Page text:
In collaboration with experimentalists from Ghent University, Belgium and Utrecht University, Netherlands, researchers at the Nanoscience Center (NSC) at the University of Jyväskylä, have recently discovered that the choice of a support material for model catalysts, made from gold nanoclusters protected by organic molecules, may have drastic effects on the structure of the catalyst. On certain supports, the clusters completely disintegrate, while on others, the organic protective layer peels away leaving behind the intact metallic nanoclusters that can act as catalysts for a desired reaction.
Catalysts are important to produce chemicals used in our daily lives. They save a lot of energy and make chemical reactions faster as compared to their uncatalysed counterparts.
Nanomaterials, especially metallic nanoclusters are widely used owing to their high efficiency and are generally placed on an inactive oxide support for these applications. However, these nanoclusters are at times less stable, and are protected hence with a layer of organic molecules. The present study is an important step towards the design, control, and synthesis of atomically precise supported catalysts with tailored physical and chemical properties.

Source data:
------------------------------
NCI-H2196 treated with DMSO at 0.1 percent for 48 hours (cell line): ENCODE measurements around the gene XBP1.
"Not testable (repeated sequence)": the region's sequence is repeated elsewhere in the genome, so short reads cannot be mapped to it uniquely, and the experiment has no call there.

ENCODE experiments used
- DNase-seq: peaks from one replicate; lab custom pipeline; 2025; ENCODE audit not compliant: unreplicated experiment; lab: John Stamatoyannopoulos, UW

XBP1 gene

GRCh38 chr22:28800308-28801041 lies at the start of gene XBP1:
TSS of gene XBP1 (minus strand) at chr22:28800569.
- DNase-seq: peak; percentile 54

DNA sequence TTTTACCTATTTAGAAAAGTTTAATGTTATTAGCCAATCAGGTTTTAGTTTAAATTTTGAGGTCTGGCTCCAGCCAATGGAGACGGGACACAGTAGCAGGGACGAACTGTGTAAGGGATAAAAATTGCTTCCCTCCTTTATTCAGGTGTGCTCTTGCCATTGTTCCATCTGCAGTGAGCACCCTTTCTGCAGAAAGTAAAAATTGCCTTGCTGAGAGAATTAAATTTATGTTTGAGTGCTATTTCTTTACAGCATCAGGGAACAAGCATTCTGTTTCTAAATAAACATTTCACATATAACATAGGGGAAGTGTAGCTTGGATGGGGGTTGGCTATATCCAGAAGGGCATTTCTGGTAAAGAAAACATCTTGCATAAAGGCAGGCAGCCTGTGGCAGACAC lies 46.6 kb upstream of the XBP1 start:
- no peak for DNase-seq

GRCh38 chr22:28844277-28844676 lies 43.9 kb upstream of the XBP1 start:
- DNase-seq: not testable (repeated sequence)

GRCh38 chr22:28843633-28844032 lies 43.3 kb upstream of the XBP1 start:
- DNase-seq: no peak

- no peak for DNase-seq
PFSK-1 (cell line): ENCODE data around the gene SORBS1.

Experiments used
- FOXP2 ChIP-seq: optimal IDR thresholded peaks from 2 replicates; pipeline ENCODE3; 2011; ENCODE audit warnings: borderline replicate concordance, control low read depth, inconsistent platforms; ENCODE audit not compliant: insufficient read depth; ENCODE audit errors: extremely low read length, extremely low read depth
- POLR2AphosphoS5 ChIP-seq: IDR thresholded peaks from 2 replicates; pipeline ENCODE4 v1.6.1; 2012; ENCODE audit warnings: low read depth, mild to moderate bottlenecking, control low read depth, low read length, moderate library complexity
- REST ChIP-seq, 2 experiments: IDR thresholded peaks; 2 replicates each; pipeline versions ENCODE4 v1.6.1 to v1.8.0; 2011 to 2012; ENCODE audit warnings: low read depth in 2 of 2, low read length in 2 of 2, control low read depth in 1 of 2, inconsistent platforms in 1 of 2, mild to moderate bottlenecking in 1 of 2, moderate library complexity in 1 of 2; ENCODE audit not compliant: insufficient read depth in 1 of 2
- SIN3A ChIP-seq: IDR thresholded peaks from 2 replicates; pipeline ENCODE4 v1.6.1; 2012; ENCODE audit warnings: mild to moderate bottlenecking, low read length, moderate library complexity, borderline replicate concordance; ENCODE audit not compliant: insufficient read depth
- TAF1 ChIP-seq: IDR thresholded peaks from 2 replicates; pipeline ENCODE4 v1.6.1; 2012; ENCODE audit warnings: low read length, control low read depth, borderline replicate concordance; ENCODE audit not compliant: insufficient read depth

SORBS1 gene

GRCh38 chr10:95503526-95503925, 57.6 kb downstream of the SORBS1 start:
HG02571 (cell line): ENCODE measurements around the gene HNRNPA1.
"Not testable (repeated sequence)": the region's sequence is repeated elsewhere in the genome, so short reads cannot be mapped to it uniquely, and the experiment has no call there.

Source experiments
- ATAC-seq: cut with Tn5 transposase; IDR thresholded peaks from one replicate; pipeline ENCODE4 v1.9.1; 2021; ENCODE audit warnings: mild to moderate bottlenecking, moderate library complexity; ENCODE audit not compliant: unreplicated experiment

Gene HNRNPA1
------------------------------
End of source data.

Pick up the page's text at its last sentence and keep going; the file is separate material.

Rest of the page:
Gold nanoclusters (Aun) of different sizes protected by phosphine organic molecules were deposited on four different supports and their properties were measured using X-ray absorption spectroscopy. On Bronsted acid supports (surfaces that have the tendency to give away protons), the clusters were completely fragmented breaking up the Au cluster, while on Lewis acid supports (surfaces that have the tendency to gain electrons) the phosphine organic layer peeled away leaving the metallic Aun cluster preserving the original size of the cluster.
The theoretical models developed in Jyväskylä explained the experimental observations by studying the charge transfer between the support and the clusters.